Paper Mache Watermelon


How to make a miniature paper mache watermelon that looks like the real thing!


paper-mache-watermelon

Age: 6 and up

Difficulty: Easy

Time Scale: 2 out of 5 not including drying time


Supplies: 


  • 1/2-1 inch wide strips of newspaper 
  • Masking tape
  • Tin foil
  • Paper mâché paste
  • White glue
  • 1/2 inch paint brush
  • Tablespoon 
  • Clear Wax finish (Waverly inspirations®)
  • Soft cloth

  • Craft paints:

        Kelly green (I used Apple Barrel®)

        Holly Branch


This was made 1:3 scale for my little friend Anabelle, for her American Girl doll. It can be made any size you want, all the way from 1:12th scale up to life size. 

The inside core of a large paper mache watermelon can be made with plastic bags stuffed with either more plastic bags or with shredded paper. Tinfoil is used for small, doll sized ones.

It is helpful to measure a real watermelon and then do your conversion. 12 inches=4 inches if you are doing the 1:3 scale. There are not only different sized watermelons but also different shapes. Where did these round ones come from, anyways? I chose to do the oblong shape, slightly shorter than 4 inches.




How to Make a Paper Mache Watermelon


Crumple a piece of tinfoil into an oblong shape. You will want to have this slightly smaller than the finished size. For the 1:3 scale, I started with a piece of foil 12x21 inches. Start from a corner and begin crumpling the tinfoil. Don't squish it too hard. You may need to add another piece of foil over top to get the size you want.


foil-ball

This ended up being almost 4 inches long by 2 inches thick and tapering down at the ends. Scaled up, it would be nearly 12 inches long. This would be quite large in people size. I'm sure the American Girl Doll would love to take this on a picnic! There would be plenty to share with all her little friends.

tap-foil-with-spoon-to-smooth

There may be a few too many lumps and bumps at this point. Some are fine, but not a lot. There is a trick to smoothing it out... Did you happen to notice the tablespoon on the supply list? It is a handy dandy tool for getting the foil smooth. Hold the handle of the tablespoon and tap the tinfoil with the backside of the spoon. Move the spoon around, keeping the oval shape, without making flat spots.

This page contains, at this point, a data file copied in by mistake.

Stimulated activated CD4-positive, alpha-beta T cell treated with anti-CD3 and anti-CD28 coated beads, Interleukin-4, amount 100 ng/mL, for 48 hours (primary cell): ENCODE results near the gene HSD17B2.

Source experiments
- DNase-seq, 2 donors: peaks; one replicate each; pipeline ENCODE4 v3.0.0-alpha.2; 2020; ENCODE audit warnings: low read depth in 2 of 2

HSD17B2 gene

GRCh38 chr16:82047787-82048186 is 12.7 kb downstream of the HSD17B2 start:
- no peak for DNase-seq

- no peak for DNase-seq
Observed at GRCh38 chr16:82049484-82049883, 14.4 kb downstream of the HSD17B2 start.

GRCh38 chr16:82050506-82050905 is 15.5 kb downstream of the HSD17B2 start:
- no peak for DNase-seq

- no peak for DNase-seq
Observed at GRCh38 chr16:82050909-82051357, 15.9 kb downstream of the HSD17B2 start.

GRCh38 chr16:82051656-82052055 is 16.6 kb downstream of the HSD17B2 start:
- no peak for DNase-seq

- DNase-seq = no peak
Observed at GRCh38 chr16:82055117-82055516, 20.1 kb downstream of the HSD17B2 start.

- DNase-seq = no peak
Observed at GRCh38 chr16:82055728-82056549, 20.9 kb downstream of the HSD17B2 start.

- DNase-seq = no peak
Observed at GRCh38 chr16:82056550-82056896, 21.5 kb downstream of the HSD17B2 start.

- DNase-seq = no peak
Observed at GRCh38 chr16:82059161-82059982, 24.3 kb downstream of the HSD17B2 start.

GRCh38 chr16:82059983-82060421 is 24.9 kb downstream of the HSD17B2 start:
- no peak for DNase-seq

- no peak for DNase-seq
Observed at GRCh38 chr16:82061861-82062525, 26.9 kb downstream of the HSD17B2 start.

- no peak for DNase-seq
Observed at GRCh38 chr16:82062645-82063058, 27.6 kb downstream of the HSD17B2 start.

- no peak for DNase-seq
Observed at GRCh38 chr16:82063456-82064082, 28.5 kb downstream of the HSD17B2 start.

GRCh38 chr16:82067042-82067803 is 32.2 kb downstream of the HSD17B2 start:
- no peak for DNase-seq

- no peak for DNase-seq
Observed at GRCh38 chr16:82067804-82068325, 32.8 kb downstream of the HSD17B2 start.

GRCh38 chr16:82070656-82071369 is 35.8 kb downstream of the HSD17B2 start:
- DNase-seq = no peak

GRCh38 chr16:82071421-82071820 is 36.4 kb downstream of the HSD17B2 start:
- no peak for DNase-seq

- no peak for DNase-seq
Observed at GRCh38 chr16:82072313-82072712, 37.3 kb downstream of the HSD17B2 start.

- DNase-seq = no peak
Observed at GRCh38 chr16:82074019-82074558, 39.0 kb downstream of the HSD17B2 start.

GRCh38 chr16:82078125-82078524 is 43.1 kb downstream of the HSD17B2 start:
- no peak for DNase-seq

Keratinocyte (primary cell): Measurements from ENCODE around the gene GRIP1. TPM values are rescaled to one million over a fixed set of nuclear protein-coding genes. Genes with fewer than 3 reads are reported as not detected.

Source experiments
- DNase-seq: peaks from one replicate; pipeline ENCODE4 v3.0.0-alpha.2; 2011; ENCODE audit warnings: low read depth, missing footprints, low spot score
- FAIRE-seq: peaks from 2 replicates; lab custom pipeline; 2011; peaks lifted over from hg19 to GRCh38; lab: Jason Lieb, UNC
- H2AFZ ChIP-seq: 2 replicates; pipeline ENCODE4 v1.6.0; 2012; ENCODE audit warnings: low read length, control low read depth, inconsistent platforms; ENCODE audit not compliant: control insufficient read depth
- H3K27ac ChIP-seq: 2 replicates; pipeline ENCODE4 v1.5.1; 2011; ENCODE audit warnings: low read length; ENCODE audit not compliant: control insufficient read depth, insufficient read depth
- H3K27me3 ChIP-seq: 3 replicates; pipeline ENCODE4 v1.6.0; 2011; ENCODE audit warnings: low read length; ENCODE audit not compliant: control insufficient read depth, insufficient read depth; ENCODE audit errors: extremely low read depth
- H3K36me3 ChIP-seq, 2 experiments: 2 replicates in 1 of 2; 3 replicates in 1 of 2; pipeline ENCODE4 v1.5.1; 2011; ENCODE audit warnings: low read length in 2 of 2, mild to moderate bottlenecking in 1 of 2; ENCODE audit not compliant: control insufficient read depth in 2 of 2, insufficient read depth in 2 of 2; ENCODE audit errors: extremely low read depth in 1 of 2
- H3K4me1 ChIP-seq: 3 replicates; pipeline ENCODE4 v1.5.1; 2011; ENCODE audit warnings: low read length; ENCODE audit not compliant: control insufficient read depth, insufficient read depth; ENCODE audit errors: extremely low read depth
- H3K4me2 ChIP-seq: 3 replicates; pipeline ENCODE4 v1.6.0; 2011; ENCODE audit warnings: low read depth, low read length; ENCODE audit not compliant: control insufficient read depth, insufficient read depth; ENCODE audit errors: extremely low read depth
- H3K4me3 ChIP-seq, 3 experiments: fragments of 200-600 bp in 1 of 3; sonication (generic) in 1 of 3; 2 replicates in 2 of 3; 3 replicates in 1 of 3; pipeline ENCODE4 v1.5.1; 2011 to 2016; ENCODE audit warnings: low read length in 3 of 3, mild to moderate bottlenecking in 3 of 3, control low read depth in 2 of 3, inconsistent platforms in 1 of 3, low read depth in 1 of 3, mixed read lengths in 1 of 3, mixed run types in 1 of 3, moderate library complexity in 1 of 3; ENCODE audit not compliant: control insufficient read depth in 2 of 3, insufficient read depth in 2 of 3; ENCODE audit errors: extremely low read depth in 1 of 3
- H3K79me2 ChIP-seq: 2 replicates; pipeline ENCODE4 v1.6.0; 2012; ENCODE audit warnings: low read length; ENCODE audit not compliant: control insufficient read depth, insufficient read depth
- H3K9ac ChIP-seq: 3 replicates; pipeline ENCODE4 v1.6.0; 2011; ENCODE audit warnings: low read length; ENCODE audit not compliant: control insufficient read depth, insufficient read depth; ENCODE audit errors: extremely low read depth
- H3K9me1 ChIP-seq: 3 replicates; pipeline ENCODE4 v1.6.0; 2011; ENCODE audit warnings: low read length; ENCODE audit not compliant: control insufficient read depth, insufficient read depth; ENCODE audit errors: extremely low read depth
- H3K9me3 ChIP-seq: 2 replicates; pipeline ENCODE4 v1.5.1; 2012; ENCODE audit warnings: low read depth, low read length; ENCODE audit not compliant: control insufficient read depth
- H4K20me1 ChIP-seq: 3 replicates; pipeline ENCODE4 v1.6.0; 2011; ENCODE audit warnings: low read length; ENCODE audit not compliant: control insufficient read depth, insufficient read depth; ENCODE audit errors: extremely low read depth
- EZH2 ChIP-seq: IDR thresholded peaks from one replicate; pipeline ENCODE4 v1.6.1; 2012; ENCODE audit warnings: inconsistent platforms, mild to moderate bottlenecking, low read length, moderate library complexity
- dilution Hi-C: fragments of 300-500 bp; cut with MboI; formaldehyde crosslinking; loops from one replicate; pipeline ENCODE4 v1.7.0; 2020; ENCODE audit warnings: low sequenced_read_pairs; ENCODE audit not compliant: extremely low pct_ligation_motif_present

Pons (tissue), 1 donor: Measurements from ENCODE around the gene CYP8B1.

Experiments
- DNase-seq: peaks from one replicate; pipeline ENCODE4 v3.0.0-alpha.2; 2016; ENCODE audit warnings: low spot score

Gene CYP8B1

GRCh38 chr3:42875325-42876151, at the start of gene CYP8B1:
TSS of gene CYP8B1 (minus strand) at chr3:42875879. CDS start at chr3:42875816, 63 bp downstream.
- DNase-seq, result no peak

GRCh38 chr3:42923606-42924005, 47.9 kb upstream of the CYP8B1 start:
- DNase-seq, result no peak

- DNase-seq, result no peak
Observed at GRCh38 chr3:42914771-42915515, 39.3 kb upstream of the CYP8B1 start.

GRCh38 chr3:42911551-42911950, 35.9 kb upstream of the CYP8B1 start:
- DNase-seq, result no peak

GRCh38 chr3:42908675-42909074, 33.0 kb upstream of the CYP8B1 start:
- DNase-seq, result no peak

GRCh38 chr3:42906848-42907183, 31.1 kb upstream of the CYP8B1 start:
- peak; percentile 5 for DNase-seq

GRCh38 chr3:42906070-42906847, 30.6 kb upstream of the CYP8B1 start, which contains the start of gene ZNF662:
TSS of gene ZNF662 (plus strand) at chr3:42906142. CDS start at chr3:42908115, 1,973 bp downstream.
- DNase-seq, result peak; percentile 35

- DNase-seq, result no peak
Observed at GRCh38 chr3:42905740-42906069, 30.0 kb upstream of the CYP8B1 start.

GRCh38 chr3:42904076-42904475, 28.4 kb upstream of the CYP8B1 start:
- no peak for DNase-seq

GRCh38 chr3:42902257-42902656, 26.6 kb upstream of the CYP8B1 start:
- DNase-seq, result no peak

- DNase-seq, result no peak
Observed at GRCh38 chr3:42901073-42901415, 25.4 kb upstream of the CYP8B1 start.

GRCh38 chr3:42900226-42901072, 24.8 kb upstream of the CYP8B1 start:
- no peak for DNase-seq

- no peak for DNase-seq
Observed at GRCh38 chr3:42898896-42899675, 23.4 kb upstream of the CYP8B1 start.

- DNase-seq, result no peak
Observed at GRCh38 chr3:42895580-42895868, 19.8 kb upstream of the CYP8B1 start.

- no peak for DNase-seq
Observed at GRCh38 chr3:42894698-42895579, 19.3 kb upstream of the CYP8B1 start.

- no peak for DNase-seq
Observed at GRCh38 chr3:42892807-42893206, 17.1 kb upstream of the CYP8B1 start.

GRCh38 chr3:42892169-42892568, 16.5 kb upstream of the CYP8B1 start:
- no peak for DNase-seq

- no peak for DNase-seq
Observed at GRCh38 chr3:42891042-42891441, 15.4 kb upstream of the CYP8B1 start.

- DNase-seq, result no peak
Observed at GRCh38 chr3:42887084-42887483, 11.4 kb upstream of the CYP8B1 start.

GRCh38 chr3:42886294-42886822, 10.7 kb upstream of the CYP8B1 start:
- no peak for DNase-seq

If you become mesmerized by this procedure (it can happen) and tapped away, until this has compressed down too small, just add another layer of tinfoil over top. 

masking-tape-over-tinfoil

Cover with a layer of masking tape. 

Mix up your paste recipe.

Dip a 1/2 to 1 inch wide by 6 inch long strip (or longer if you wish) of newspaper into the paste.

Remove excess paste. This is important because too much paste is just going to make a big sticky, globby mess and you won't be happy.

For the best results, here's how to remove the excess goop (A.K.A. Paste) :

Hold the end of the newspaper between your thumb and forefinger of your left hand. (Opposite if you are a lefty.) Slightly squeeze the paper between your forefinger and middle finger of your right hand. Swoosh down the entire length of paper from top to bottom. TADA! You will have the exact amount of paste still left on the strip of newspaper!

apply-newspaper-strips

Apply to the oval shape. 

Cover with 3 layers of newspaper strips. 

Let dry. 

Using the tinfoil as the core, 3 layers should be plenty. A different core, will require more layers.

Squeeze the paper mache watermelon to see if it feels firm. If not, add another layer to any thin spots. 

When completely dry, sand with medium grit and then fine grit sandpaper to smooth out rough spots.

Now for the best part... the paint job will make this look very realistic. 

painted-melon

Base coat with Kelly green craft paint.

Dry, then add another coat of the same color. 

Use Holly branch green paint, to make zig zag stripes about 1/2 inch wide down the length of the paper mache watermelon. Space about 1/4 inch apart in the middle and join together in the center, on each end. 

If you are having problems getting the color just right, use either a picture of a watermelon  or a real one, as a reference.

Let dry.

Paint on the water based clear wax finish.

Let dry 24 hours. 

Polish with a soft cloth to bring out the shine. 

This little paper mache watermelon is the perfect size for the American Girl doll to take on a picnic.

It looks so realistic, yet can be made for just pennies! 



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